But Sunday night will be Manning's most challenging game of the season, in Tennessee, against a still-tough Titans team. But if Manning has another 300-yard passing game, he will join Kurt Warner and Steve Young as the only quarterbacks to start a season with five consecutive 300-yard passing games.
2. The fall of Russell: The flip side of Manning is another No. 1 overall pick, Oakland quarterback JaMarcus Russell. He is the league's lowest-ranked starting quarterback, yet he seems in no real danger of losing his job. Just go back to last season, when Raiders owner Al Davis fired Lane Kiffin and revealed that Oakland's former coach was not keen on using the No. 1 overall pick on the player whom Davis eventually did.
"I realized that you did not want to draft JaMarcus Russell," Davis read from a note. "He is a great player. Get over it. That was the battle at the draft. He didn't think we should draft JaMarcus. He had other ideas."
Those other ideas, for now, seem intriguing and appealing. And now, Russell must lead the Raiders' inept offense into New Jersey to battle the Giants and their tough defense. By the end of the day, Russell's 39.8 percent completion percentage might actually go down. Again.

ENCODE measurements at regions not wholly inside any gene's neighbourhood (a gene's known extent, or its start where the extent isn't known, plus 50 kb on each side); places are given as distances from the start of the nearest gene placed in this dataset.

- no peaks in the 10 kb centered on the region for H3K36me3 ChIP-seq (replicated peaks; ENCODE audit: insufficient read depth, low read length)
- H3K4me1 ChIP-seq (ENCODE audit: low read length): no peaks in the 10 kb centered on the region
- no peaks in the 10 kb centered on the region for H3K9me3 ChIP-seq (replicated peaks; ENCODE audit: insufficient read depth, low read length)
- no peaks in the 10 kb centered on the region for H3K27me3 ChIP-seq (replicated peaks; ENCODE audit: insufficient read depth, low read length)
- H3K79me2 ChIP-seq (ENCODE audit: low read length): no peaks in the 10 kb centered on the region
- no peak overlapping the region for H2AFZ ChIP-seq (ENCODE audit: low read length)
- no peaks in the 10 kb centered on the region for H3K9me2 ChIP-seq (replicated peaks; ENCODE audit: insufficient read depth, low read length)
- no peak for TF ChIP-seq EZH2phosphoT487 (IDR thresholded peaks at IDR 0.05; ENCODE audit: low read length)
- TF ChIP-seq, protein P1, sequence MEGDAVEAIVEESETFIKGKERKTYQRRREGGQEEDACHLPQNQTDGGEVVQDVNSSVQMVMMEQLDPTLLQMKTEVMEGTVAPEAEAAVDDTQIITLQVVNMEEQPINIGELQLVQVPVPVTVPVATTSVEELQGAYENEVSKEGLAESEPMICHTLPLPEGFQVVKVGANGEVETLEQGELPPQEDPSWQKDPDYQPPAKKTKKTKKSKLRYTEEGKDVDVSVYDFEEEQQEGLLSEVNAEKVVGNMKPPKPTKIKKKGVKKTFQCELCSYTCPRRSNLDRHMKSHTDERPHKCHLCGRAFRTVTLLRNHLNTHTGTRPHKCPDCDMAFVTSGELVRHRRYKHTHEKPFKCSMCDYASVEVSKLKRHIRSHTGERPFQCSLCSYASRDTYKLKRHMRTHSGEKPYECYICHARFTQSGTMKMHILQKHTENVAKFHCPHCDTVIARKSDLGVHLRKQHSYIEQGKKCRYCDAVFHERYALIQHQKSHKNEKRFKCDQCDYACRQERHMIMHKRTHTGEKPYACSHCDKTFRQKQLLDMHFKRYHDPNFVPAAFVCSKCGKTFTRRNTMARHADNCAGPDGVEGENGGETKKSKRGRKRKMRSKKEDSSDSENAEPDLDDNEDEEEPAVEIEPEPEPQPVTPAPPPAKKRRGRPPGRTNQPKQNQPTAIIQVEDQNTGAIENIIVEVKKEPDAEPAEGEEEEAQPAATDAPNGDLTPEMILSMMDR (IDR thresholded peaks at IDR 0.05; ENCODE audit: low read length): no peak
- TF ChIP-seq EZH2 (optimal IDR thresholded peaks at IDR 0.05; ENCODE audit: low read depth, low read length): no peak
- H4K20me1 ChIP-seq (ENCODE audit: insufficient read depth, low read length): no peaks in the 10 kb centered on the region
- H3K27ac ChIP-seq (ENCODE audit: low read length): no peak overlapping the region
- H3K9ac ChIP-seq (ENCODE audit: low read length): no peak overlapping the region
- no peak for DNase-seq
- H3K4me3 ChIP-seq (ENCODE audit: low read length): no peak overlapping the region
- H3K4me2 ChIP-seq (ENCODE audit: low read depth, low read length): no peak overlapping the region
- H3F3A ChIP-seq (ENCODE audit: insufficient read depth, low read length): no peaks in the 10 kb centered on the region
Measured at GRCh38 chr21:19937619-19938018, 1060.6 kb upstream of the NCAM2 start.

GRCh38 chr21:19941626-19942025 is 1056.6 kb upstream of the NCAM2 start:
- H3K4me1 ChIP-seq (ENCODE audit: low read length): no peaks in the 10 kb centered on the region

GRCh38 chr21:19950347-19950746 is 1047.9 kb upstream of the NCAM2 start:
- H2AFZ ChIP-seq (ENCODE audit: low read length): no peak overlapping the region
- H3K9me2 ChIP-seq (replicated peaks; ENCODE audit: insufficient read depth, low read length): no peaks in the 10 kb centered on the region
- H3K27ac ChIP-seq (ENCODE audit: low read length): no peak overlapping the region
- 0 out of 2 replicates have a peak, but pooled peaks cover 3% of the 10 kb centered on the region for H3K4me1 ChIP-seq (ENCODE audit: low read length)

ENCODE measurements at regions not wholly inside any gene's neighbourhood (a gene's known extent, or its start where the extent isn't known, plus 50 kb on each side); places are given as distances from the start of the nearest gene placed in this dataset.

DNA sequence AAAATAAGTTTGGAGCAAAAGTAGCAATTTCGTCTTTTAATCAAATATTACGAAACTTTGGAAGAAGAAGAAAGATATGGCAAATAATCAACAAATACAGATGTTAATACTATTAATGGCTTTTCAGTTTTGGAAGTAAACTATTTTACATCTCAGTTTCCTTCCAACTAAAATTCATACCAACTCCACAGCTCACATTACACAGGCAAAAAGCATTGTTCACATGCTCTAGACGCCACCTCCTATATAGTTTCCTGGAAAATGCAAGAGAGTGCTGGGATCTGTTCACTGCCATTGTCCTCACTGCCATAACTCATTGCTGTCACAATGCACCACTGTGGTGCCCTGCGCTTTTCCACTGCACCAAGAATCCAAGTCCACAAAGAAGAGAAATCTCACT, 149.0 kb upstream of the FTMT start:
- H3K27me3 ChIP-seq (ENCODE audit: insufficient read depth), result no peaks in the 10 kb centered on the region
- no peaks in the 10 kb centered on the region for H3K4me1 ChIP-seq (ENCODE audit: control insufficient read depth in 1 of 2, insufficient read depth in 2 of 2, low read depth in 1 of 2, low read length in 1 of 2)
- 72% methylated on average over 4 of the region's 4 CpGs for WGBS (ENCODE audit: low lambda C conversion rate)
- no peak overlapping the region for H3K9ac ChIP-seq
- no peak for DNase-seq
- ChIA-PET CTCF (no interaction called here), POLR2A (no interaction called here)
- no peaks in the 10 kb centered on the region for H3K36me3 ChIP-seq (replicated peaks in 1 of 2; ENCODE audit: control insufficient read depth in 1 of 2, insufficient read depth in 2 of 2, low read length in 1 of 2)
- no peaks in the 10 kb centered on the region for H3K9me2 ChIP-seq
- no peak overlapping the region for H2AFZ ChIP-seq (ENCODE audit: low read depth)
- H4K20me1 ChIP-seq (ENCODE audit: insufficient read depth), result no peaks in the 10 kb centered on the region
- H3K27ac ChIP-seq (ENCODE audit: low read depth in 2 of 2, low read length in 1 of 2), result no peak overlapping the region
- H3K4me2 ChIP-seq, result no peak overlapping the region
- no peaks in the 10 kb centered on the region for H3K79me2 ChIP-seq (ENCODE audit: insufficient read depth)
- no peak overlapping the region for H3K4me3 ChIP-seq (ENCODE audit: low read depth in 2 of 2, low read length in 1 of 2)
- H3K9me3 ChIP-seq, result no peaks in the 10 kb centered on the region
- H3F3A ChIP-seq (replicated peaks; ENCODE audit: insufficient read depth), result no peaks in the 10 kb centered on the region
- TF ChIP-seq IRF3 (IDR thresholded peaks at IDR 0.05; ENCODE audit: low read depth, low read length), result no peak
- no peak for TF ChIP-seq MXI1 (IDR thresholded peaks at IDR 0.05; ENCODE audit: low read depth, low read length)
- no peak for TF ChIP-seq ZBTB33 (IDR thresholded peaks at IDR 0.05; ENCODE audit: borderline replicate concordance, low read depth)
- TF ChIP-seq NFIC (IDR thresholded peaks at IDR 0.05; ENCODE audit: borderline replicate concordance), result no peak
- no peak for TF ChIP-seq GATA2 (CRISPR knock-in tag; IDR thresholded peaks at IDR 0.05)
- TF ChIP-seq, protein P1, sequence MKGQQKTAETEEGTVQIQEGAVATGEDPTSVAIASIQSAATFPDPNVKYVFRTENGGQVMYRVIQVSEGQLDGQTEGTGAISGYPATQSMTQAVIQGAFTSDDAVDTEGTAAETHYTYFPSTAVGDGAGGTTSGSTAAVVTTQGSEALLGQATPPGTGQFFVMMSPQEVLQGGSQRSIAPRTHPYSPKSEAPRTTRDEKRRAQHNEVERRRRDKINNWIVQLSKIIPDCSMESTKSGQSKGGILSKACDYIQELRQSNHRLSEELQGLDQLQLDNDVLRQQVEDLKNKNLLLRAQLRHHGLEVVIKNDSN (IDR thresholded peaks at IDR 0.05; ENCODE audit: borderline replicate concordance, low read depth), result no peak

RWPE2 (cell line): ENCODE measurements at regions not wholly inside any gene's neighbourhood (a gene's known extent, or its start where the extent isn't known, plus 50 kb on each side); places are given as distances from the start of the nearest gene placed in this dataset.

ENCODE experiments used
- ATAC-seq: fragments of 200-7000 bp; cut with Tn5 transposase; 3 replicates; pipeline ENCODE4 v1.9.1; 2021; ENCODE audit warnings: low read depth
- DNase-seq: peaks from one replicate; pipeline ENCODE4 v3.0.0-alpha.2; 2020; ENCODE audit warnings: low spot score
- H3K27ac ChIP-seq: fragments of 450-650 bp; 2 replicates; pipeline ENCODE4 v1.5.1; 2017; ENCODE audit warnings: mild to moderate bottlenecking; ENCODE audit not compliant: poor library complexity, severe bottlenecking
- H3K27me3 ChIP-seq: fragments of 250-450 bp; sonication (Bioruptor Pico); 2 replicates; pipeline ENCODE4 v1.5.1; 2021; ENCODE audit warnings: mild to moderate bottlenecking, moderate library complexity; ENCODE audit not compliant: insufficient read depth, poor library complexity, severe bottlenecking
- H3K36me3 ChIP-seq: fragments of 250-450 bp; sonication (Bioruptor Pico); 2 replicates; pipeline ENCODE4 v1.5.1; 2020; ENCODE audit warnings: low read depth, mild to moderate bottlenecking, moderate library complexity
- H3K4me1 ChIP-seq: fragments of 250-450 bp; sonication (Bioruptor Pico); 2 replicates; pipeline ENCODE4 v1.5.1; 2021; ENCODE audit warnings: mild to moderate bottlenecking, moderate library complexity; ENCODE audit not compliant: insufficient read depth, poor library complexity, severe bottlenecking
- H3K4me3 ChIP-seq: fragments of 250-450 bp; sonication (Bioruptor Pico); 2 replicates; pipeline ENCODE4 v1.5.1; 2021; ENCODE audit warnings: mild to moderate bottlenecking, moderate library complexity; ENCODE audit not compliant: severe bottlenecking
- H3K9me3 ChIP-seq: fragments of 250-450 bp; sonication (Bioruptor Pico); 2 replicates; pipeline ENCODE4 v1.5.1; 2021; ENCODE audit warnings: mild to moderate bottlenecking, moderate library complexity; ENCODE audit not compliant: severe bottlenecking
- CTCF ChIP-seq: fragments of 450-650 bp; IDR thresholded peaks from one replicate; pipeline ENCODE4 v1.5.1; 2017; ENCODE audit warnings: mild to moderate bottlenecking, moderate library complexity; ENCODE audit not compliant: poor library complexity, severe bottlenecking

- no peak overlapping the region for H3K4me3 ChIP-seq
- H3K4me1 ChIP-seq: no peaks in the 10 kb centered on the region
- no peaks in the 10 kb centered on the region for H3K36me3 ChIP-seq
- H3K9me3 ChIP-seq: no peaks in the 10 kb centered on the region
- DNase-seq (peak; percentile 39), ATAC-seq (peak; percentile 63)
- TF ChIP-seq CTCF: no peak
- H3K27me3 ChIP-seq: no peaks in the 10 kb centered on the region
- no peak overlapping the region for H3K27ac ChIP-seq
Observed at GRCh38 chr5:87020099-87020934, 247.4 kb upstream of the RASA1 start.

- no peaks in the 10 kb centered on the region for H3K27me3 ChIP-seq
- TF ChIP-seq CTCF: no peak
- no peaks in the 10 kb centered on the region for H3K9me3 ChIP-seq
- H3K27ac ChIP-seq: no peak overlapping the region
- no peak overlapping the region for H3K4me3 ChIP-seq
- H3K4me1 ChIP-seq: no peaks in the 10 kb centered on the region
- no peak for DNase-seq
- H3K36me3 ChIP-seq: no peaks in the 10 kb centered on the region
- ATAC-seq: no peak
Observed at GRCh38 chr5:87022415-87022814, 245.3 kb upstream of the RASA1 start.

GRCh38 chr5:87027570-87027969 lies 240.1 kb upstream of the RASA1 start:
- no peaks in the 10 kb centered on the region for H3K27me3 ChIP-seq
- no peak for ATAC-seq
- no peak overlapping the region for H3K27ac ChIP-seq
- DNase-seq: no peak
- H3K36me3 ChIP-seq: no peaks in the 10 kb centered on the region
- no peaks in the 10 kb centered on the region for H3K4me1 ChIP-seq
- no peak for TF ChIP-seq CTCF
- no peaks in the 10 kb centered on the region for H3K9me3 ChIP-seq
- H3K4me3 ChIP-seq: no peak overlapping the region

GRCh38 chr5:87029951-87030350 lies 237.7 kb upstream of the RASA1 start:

3. Name recognition: One-quarter of the way through the season, New York Giants wide receiver Steve Smith has produced significantly better numbers than Carolina Panthers wideout Steve Smith. Check it out. New York's Smith leads the league in receptions with 34 and receiving yards with 411 while becoming the top target the Giants needed. Meanwhile, Carolina's Smith has 15 catches for 190 yards. But New York's Smith now draws the toughest matchup of Week 5 -- he goes against Oakland's Pro Bowl cornerback, Nnamdi Asomugha. Right after Smith lit up the Kansas City Chiefs in Week 4, his coaches told him he would be facing the best cornerback in the league this week. But what they didn't mention was that through a quarter of this season, Smith has been the best wide receiver in the league.